... An applicant is complaining about the disorganization of a previous employer and is beginning to repeat information. Wait for a slight pause and interject something like, "I understand that that can be a frustrating environment. However, I would be more interested in learning more about your experience with _____."

Sometimes an applicant is so interested in the position that he or she begins to interview you. If the applicant begins asking questions and interrupts the flow of the interview, an effective response is to acknowledge their interest, indicate there will be time for questions at the end of the interview, and return to the original question.

Listening

Good listening skills are an essential part of good communication and thus are very important in interviewing. Since the purpose of an interview is to determine the applicant's knowledge, skills and abilities as they related to the essential functions of the job, it is important for the applicant to do most of the talking; you cannot listen while you are talking. There are several techniques to enhance your listening abilities.

... Empathize with the other person. Try to put yourself in the applicant's place.
... Ask questions when you do not understand.
... Concentrate of how something is said. We frequently concentrate so hard on what is being said that we miss the importance of emotional reactions and attitudes. A person may be communicating more through emotions than the actual content of the words.
... Do not interrupt too soon. Give people time to express themselves.
... Focus your attention on the other person's words, ideas and feelings related to the subject.
... Look at the person and attune yourself to their nonverbal communication. Watch face, eyes, hands and posture.
... Avoid distractions. Put down any papers, pencils or other items that can distract your attention. Try to control outside noise levels and interruptions when you are trying to listen.
... Be aware of your emotions and prejudices. Push your worries, fears and problems outside the meeting room. Control your anger or other emotional reactions to the other person.
... Avoid jumping to assumptions. Do not assume that others use words the same way you do; that they did not say what they meant, but you know what they meant; that they are avoiding looking you in the eye because they are telling a lie.

Conclusion

A good way to improve your questioning technique is to experiment. Practice your phrasing of questions prior to conducting interviews. Add some special questions to your interviews and evaluate the types of responses you receive. Critique each interview to determine how to improve your style. Good questioning skills can definitely enhance your interviewing success.

Reference Checks

Completing reference checks is a critical part of the selection process. Information you have received in an interview is biased and typically includes only what the applicant wishes you to know. A thorough reference check may produce additional information to help insure that the most suitable candidate is hired. It is a way to clarify, verify and add data to what has been learned in the interview and from other portions of the selection process. Never reveal the information received from a previous employer to the candidate. This information should be kept confidential or your sources for references will dry up quickly.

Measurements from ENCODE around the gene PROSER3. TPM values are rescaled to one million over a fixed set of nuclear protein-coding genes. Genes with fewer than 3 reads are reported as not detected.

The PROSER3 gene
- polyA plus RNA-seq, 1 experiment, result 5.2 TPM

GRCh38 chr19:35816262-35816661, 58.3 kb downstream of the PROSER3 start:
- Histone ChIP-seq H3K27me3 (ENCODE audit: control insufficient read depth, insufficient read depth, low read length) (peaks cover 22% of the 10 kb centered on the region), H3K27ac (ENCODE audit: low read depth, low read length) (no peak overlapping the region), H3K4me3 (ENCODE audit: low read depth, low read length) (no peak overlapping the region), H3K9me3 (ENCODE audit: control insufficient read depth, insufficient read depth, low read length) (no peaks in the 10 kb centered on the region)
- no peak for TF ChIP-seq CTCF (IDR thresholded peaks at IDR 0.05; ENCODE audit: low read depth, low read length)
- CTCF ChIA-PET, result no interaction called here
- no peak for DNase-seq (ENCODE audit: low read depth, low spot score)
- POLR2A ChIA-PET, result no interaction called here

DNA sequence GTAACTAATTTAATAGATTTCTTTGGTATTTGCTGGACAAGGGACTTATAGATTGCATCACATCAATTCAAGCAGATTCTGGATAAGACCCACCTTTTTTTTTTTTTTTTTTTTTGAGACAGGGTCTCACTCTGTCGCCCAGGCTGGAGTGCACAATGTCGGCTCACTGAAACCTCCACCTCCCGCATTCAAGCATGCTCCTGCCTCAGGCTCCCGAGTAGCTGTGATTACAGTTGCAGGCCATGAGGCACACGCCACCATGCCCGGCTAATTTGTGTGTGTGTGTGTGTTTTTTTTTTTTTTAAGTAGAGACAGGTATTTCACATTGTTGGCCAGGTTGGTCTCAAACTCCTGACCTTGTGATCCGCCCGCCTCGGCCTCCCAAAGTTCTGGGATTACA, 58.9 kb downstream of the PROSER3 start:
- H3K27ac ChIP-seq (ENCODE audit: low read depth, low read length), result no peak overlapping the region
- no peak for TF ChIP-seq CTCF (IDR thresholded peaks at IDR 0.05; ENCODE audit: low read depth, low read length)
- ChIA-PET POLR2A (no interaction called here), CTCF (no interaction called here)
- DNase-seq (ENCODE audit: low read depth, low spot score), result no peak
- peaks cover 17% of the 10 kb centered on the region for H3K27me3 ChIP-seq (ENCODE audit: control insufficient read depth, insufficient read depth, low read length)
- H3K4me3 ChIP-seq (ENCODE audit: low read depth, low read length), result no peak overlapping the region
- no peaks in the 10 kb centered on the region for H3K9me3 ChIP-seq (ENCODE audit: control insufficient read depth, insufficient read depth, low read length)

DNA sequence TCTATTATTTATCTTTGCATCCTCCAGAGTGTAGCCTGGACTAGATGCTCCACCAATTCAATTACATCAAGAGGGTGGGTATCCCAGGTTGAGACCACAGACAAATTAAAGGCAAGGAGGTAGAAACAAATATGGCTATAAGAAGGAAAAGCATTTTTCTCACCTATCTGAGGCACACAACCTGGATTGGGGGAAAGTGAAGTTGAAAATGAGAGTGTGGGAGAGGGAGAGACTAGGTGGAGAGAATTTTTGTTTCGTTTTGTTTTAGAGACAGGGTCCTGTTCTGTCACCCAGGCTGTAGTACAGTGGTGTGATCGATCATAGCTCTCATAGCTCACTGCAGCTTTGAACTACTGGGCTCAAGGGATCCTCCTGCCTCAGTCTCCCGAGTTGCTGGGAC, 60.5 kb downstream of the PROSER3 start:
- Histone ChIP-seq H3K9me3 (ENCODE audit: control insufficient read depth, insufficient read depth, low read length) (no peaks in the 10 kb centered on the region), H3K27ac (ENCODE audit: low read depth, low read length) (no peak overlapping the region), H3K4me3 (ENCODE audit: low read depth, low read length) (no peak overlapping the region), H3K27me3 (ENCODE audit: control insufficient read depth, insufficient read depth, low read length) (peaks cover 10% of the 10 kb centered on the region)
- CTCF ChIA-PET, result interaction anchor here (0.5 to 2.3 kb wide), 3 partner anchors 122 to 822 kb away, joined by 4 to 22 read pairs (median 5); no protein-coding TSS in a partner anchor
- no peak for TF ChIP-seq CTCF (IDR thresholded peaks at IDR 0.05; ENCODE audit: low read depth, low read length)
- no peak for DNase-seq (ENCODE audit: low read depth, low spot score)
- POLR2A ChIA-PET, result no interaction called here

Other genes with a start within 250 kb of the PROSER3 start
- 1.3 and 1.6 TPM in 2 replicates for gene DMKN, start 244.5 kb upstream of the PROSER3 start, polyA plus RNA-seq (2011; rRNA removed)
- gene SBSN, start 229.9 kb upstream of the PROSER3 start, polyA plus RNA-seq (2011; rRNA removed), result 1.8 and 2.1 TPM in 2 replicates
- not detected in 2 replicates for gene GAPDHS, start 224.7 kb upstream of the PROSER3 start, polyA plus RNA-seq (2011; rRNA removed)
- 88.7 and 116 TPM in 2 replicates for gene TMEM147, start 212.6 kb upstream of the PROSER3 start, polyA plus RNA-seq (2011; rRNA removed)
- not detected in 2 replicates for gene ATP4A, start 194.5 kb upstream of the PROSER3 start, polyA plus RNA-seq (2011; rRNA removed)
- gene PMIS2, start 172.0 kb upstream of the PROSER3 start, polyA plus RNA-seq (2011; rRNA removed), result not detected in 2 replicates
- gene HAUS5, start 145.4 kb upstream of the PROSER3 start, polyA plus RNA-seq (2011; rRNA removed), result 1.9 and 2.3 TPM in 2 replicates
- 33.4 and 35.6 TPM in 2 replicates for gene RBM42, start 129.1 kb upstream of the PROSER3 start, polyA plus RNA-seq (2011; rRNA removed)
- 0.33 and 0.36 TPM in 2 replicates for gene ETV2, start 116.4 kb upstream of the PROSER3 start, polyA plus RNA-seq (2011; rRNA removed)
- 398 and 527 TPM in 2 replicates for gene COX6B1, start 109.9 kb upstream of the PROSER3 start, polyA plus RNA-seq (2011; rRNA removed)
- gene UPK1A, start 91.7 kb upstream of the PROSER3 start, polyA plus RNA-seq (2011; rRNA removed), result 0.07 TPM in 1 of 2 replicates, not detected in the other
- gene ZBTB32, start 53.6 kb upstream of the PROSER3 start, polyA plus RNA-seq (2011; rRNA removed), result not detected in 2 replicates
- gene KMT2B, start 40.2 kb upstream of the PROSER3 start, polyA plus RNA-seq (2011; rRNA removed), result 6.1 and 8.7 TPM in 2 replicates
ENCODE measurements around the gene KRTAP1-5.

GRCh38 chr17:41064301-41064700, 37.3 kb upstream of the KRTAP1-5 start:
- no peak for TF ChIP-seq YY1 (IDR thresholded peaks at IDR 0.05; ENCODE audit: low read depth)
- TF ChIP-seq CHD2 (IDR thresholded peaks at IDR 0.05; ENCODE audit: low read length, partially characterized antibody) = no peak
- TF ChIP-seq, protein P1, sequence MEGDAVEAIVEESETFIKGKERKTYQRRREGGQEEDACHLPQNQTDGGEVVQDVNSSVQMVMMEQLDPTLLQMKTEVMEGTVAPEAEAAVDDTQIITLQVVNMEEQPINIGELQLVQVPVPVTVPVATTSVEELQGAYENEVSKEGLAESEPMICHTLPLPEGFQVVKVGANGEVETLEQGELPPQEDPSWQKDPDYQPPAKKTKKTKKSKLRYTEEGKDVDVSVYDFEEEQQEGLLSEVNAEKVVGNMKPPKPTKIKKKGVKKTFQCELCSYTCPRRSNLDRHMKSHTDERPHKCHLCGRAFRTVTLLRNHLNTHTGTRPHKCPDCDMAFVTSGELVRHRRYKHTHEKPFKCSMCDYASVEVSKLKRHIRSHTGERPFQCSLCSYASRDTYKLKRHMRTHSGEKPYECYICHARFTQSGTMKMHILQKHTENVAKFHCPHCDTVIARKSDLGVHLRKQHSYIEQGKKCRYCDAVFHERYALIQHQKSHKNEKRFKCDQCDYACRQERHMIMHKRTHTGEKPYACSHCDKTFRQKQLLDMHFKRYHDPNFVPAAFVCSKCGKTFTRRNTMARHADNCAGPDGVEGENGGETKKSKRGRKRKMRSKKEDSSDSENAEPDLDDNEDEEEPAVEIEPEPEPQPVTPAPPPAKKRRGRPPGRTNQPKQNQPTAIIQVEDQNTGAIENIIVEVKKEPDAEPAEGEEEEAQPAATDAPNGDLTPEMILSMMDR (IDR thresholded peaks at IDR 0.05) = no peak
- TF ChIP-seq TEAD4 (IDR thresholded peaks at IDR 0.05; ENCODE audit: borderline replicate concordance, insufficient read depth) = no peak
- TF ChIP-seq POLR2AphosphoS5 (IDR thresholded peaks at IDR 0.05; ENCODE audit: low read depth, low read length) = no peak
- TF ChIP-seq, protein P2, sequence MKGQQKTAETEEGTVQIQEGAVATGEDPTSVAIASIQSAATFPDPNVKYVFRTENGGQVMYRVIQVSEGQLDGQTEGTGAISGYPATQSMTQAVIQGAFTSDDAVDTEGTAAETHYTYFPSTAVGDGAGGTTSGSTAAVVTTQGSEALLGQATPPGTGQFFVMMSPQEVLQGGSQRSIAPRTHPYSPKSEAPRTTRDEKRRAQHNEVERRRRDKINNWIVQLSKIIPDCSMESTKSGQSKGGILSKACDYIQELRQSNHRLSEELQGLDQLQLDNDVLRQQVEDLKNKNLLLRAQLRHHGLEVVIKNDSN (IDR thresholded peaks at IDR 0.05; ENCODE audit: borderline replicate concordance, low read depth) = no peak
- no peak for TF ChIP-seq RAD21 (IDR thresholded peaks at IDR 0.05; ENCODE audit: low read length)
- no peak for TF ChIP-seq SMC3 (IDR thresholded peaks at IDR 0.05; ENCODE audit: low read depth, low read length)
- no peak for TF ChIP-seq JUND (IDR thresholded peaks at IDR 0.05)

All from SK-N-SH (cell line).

Legality of Reference Checks

In Oregon, in most instances employers who provide employment reference information about current or former employees are protected from liability for their comments. Employers are protected if the information they provide is offered in response to a request by the former employee or a prospective employer and is not knowingly false or misleading and is not biased by prohibited discrimination, including prohibited retaliation.

It is legal and important for a prospective supervisor to consider job-related information learned from a reference check. However, as in all employment decisions, information related to race, marital status, age, disability, religion, color, national origin, veteran status, citizenship, sexual orientation and sex may not be considered and should not be requested. Also, federal law establishes requirements for employers using outside parties to conduct reference checks on their behalf. If you are considering using an outside entity to conduct reference checks, you will need to comply with those laws.

Type of References

Your best source of information on any candidate is a former employer. On-the-job performance is the most useful predictor of future success. Personal references (relatives, teachers, and clergy) generally have limited value. Information available from a human resource office is usually limited to dates of employment and reason for leaving. HR people generally do not have enough day-to-day contact with employees to rate their on-the-job performance and ability. The supervisor can specify the quality and quantity of work, reliability, potential problem areas and job behaviors. Do not rely on written references presented to you by candidates. Many are written at the time of termination and some employers may over-inflate the applicant's qualifications.